Man will 'wipe out' rare creatures of the deep
By Severin Carrell, 16 October 2005
The deep ocean is one of the world's last great wildernesses. But not for long. Two
kilometres below the surface, scores of rare and exotic species are being wiped out at a
These unique species include the goblin shark which boasts a unicorn-like horn, prickly
sharks with humped backs and glowing eyes, vast single-celled organisms as large as
footballs and tripod fish that stand on their fins.
In a letter passed to The Independent on Sunday, Britain's leading marine scientists have
warned these species face extinction because of the global growth in deep-sea trawlers
fishing for edible species such as the orange roughy, hoki and round-nosed grenadier.
The damage is indiscriminate, they warned. The vast nets, which can reach down for 2km,
pull up thousands of tonnes of fish each year, but most are thrown back into the sea, dead.
Held down by rows of steel rollers weighing up to 200kg each, those nets are meanwhile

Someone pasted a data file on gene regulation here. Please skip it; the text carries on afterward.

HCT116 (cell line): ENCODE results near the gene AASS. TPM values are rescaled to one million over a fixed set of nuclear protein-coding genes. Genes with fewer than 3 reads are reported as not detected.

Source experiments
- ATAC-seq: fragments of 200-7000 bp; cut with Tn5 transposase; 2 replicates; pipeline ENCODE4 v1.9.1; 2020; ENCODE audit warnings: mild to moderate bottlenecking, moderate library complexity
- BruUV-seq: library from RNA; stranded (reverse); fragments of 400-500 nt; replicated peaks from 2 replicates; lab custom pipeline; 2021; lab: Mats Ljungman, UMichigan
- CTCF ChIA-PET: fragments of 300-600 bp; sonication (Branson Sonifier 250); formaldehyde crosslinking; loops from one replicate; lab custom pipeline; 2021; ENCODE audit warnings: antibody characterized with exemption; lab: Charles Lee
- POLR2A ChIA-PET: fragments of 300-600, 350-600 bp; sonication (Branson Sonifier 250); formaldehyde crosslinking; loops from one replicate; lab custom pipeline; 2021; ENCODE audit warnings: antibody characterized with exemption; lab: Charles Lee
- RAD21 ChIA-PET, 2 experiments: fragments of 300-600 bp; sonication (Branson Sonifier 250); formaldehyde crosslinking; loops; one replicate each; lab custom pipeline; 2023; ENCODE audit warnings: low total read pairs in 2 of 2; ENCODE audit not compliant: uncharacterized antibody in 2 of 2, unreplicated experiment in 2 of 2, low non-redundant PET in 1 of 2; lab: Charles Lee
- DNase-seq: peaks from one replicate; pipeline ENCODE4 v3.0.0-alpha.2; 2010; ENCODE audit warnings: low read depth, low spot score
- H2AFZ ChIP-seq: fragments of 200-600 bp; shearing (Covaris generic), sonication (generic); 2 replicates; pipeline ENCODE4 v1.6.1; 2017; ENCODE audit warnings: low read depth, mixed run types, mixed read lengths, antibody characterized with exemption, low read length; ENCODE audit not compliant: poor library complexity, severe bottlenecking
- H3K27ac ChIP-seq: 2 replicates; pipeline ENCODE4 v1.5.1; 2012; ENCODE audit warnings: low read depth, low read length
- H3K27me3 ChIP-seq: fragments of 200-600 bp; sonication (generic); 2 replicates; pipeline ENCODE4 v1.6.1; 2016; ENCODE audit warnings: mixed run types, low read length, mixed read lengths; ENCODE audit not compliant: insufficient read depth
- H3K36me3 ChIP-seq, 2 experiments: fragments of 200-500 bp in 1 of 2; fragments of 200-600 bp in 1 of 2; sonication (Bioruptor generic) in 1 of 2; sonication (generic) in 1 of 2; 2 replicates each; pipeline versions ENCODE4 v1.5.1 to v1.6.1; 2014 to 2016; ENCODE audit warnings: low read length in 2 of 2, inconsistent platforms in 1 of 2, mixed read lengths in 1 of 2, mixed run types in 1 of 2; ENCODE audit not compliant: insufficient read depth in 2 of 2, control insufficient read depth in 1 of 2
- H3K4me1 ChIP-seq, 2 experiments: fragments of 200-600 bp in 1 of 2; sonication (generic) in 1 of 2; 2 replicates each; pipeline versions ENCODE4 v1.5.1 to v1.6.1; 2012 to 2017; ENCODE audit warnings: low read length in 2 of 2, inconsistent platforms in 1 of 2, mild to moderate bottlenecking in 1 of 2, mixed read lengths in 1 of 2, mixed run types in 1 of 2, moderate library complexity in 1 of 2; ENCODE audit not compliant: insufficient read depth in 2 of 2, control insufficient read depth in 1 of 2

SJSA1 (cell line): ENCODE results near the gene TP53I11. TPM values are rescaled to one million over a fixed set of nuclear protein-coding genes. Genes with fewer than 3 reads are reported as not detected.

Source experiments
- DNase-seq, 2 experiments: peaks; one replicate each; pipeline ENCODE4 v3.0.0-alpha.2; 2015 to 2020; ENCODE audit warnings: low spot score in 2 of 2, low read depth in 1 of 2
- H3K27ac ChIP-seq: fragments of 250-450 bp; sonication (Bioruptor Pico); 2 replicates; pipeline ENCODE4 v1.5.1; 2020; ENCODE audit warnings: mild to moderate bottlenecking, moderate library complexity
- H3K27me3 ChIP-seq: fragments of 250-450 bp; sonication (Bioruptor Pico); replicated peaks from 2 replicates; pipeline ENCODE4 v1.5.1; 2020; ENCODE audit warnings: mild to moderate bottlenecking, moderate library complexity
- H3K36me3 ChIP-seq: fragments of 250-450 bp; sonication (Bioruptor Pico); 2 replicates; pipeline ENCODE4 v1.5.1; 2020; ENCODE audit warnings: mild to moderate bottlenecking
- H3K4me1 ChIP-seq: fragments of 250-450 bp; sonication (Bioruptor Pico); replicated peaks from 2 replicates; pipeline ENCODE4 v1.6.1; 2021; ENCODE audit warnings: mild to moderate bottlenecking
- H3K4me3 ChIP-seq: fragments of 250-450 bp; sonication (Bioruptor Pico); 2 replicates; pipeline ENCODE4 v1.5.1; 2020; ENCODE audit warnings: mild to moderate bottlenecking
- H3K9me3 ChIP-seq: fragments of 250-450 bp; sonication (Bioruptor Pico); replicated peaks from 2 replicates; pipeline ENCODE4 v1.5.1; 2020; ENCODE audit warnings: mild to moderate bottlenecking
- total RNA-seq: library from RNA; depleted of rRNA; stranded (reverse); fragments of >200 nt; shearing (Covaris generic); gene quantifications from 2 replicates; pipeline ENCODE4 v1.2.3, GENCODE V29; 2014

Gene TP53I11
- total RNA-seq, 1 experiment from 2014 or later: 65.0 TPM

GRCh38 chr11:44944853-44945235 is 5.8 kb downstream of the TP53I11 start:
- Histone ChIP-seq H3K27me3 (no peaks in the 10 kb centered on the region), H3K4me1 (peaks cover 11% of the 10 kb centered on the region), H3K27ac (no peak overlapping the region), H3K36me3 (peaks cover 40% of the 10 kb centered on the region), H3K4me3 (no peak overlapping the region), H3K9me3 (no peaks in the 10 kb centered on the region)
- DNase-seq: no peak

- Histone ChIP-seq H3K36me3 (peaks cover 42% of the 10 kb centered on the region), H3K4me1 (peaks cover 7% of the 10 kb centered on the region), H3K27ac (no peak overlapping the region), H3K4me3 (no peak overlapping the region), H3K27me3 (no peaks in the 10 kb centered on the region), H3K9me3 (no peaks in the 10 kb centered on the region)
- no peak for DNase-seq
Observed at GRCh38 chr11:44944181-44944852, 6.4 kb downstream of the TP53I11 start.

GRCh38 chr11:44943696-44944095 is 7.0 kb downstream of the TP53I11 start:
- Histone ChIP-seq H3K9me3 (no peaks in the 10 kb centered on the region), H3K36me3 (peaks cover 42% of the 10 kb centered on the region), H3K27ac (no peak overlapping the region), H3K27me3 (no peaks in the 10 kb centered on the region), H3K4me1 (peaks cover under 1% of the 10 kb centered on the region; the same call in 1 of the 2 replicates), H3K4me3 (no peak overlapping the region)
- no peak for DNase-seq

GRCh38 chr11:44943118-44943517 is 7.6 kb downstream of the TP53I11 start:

devastating the ancient coral beds and sea mounts which are the home to the deep sea's
marine life by scraping the sea bed clean.
Some corals, such as the seafan, can be 1,000 years old. Other sea bed species being
destroyed include fields of glass sponges with skeletons like fibreglass wool, and flytrap
anemones that close their tentacled mouths around their prey like a Venus flytrap.
Last week, more than 50 of Britain's leading marine scientists and ecologists, including
the president of the Royal Society, Lord May, have urged the Government to call for a global
ban on the industry at the UN.
Their unprecedented demand follows worrying evidence that the deep sea is being "irreparably
destroyed" by the industry. The UK, they said, should also use its presidency of the European
Union to persuade the rest of the EU to support its moves for a worldwide moratorium.